Posted: Jun 30, 2012 3:27 PM by Moni Basu, CNN
First came the heat, then killer storms, followed by more summer sizzle.
Millions of people across nine states were reeling without power Saturday to deal with thermostat-popping temperatures after fierce thunderstorms pounded parts of the Midwest and Mid-Atlantic.
At least 11 people were killed and three states -- Virginia, West Virginia and Ohio -- declared states of emergency.
After the rains passed, governors cautioned people to stay cool as temperatures climbed again and to stay out of the way of emergency crews working to clear debris and restore power.
"Last night's thunderstorms caused the broadest non-hurricane related power outage in Virginia history," said Virginia Gov. Bob McDonnell.
"This is not a one-day situation; it is a multi-day challenge," he said.
Joseph Rigby, president of the electric company Pepco, said it could be a week before power is fully back up in some areas of Washington.
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"Given the damage, you can understand this is going to take some time," he said. "The wild card is the weather."
The storms raced east Friday from Indiana through Ohio and into West Virginia and the nation's capital. There was a chance that more storms could move through the region Saturday night.
At least 3.2 million homes were without power by Saturday afternoon, a figure that actually represented progress as there had been some half a million more outages just a few hours earlier. The hardest hit state was Virginia, with more than 875,000 customers without power, though states as far west as Indiana reported significant outages as well.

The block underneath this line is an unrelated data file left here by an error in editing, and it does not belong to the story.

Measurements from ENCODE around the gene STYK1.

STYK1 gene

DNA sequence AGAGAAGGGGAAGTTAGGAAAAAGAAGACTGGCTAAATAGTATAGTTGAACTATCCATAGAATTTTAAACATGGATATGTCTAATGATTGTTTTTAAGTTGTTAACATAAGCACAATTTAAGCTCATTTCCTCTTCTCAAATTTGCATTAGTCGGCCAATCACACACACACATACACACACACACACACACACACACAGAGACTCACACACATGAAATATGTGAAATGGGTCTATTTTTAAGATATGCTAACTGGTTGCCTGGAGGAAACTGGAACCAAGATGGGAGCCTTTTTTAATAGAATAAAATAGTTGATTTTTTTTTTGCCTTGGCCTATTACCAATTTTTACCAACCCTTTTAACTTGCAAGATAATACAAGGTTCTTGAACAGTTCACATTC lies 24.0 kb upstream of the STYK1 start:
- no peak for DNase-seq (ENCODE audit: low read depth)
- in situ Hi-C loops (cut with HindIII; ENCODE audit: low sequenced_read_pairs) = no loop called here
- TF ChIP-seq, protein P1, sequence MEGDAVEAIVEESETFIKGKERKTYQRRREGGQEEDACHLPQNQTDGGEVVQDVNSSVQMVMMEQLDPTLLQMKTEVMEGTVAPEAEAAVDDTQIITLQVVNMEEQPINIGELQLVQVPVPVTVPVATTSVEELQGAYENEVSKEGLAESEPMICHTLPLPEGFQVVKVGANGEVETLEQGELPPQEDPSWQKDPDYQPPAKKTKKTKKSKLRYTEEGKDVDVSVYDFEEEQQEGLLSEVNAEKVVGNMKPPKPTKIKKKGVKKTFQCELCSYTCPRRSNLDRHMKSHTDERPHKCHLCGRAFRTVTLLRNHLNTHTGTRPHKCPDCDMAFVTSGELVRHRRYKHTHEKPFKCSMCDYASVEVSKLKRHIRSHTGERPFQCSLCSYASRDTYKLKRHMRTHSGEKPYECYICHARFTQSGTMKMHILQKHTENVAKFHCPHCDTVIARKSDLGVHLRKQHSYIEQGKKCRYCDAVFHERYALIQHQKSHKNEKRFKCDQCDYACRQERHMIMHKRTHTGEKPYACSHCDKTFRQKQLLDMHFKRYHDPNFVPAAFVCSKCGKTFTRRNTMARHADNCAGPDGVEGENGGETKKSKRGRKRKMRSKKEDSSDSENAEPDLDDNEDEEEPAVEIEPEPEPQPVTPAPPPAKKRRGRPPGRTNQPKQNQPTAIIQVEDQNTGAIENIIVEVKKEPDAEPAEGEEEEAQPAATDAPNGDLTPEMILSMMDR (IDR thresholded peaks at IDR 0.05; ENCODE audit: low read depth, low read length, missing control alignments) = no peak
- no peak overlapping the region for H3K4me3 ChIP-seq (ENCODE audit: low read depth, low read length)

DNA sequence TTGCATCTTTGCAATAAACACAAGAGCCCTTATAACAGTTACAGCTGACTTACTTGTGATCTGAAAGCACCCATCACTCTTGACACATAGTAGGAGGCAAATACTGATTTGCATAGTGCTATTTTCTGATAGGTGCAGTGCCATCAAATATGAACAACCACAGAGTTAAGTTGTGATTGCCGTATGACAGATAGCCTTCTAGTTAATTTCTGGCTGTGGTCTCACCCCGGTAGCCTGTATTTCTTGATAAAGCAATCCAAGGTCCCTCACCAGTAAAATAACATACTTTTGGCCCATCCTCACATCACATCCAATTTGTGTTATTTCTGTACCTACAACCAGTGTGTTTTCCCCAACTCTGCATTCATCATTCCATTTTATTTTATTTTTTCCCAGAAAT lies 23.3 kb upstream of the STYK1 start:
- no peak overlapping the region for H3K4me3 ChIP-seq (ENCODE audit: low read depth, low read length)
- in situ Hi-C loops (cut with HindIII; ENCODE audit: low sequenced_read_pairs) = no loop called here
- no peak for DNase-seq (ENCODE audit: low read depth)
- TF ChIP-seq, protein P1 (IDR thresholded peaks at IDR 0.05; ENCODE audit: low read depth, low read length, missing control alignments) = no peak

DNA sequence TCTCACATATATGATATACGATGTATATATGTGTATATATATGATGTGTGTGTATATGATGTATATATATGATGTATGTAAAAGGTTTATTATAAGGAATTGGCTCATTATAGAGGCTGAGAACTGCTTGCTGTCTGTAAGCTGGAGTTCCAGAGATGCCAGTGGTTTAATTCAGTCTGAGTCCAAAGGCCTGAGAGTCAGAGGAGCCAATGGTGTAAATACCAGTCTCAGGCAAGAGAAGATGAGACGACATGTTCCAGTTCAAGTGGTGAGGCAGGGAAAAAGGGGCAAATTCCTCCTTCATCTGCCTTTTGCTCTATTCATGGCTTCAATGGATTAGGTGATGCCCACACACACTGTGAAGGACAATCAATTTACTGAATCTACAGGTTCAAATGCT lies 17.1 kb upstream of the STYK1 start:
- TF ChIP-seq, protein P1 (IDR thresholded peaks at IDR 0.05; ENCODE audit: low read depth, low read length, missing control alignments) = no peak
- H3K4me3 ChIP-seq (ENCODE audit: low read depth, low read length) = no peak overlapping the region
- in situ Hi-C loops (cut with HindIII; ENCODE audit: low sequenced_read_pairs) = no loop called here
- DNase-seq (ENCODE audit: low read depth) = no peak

Saturday morning, the storms' fury -- winds gusted as high as 80 miles per hour -- was visible with downed trees and debris littering roads.
Catherine Estelle Ford of Scottsville, Virginia, died when a tree fell on her after she stepped out of her car and tried to make a phone call, according to the Albemarle County Police Department.
Five others died in Virginia due to downed trees, according to the governor.
A 71-year-old woman in Montgomery County, Maryland, was crushed by a tree that crashed onto her home, according to Lucille Baur, a public information officer for the county police.
In Washington, a man and his wife were electrocuted when they stepped outside to check on downed trees and power lines, said police spokesman Araz Alali. The man was killed and his wife was is in critical condition with burns. She is expected to survive, Alali said.
In New Jersey, two boys, ages 7 and 2, were killed in Parvin State Park in Salem County when a pine tree snapped and fell on their campsite, the New Jersey Department of Environmental Protection announced.
The boys were cousins from Millville. When the storm began, their families had huddled together in a single tent that ended up being crushed by the tree. The toddler was dead by the time paramedics arrived while the older boy died en route to a hospital, said Larry Ragonese, a spokesman for the state environmental protection department.
"The rest of the family members miraculously were virtually unscathed -- a couple of scratches, but nothing to them," said Ragonese. "What they have is the horror of what happened to the two boys."
In eastern Ohio, 70-year-old Marsha Reutter was in her barn with her husband, feeding farm animals, when strong winds blew through and caused the barn to collapse, said Jeff Jadwin, deputy emergency management director for Muskingum County.